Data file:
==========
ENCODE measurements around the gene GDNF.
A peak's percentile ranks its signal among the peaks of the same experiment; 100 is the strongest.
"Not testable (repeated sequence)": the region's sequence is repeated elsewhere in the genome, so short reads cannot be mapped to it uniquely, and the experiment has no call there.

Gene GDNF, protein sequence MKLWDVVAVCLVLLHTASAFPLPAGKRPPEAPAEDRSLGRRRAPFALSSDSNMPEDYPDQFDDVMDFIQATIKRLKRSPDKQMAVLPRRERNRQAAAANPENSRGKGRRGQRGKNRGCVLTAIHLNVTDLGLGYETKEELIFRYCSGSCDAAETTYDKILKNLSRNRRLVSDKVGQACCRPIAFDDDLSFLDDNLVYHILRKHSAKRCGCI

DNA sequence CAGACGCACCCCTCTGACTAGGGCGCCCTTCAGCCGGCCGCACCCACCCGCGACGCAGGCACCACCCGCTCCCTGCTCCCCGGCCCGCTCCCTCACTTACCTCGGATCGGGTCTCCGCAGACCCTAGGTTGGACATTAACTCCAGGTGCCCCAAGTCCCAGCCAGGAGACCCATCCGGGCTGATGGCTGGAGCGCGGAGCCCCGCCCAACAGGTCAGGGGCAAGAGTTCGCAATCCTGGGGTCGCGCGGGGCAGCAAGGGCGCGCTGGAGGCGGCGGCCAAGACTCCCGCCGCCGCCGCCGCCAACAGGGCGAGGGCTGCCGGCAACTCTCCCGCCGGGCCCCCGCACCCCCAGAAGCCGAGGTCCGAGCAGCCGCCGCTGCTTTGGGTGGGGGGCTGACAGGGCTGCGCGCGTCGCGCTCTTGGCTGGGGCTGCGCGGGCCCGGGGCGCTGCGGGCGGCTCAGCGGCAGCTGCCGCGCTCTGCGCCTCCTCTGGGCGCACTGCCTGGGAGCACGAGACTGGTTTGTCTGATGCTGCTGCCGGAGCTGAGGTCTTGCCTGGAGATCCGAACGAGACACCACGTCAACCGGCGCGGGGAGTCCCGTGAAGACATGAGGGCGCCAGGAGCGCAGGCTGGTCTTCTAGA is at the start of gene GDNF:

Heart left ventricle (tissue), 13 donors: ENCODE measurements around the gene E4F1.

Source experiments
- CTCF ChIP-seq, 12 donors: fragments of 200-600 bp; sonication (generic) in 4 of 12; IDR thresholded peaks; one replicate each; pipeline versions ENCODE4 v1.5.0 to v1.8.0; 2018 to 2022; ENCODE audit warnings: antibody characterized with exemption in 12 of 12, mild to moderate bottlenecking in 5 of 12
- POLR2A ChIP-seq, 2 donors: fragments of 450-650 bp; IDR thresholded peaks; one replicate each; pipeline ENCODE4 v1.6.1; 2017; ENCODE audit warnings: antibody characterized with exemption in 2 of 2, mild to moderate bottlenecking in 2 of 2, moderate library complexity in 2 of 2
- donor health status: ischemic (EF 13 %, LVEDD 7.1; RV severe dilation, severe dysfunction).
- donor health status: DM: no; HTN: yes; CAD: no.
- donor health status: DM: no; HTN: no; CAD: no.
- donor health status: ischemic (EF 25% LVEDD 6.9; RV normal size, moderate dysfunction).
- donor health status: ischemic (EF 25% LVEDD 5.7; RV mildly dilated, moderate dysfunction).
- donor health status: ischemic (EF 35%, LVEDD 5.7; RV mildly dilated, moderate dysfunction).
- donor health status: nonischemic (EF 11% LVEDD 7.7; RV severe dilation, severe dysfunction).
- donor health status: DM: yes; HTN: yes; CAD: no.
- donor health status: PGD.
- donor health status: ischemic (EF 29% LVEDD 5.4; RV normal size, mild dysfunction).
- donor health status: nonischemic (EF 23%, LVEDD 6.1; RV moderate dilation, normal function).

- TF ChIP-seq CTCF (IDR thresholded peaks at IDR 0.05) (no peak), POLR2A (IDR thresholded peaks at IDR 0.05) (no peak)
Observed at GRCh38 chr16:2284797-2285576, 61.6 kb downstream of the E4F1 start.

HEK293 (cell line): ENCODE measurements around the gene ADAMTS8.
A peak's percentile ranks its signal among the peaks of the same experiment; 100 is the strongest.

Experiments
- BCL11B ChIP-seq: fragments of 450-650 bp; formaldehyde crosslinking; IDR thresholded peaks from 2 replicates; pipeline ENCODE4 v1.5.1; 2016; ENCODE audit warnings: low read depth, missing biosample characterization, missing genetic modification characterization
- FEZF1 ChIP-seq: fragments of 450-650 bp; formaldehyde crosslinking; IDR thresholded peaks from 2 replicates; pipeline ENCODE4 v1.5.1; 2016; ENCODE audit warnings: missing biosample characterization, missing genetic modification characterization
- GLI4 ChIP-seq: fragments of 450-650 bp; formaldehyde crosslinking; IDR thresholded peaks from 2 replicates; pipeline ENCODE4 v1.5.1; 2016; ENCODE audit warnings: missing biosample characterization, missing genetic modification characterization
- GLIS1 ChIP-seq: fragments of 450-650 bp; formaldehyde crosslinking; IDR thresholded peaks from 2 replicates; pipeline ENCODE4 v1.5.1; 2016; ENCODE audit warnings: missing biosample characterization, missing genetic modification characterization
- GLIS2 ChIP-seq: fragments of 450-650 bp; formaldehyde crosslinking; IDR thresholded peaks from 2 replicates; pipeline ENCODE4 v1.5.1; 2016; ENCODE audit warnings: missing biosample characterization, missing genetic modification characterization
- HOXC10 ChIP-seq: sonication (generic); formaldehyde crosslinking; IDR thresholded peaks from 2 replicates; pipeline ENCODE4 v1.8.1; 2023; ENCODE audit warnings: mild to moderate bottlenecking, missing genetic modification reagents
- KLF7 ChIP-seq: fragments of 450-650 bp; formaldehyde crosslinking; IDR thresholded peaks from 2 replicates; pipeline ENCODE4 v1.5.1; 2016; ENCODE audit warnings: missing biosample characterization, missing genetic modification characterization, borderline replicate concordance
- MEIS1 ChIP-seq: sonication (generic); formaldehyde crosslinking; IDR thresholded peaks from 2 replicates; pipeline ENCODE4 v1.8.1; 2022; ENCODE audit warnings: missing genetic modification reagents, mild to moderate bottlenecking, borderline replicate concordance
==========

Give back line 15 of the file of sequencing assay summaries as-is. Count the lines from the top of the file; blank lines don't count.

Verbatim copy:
- donor health status: ischemic (EF 35%, LVEDD 5.7; RV mildly dilated, moderate dysfunction).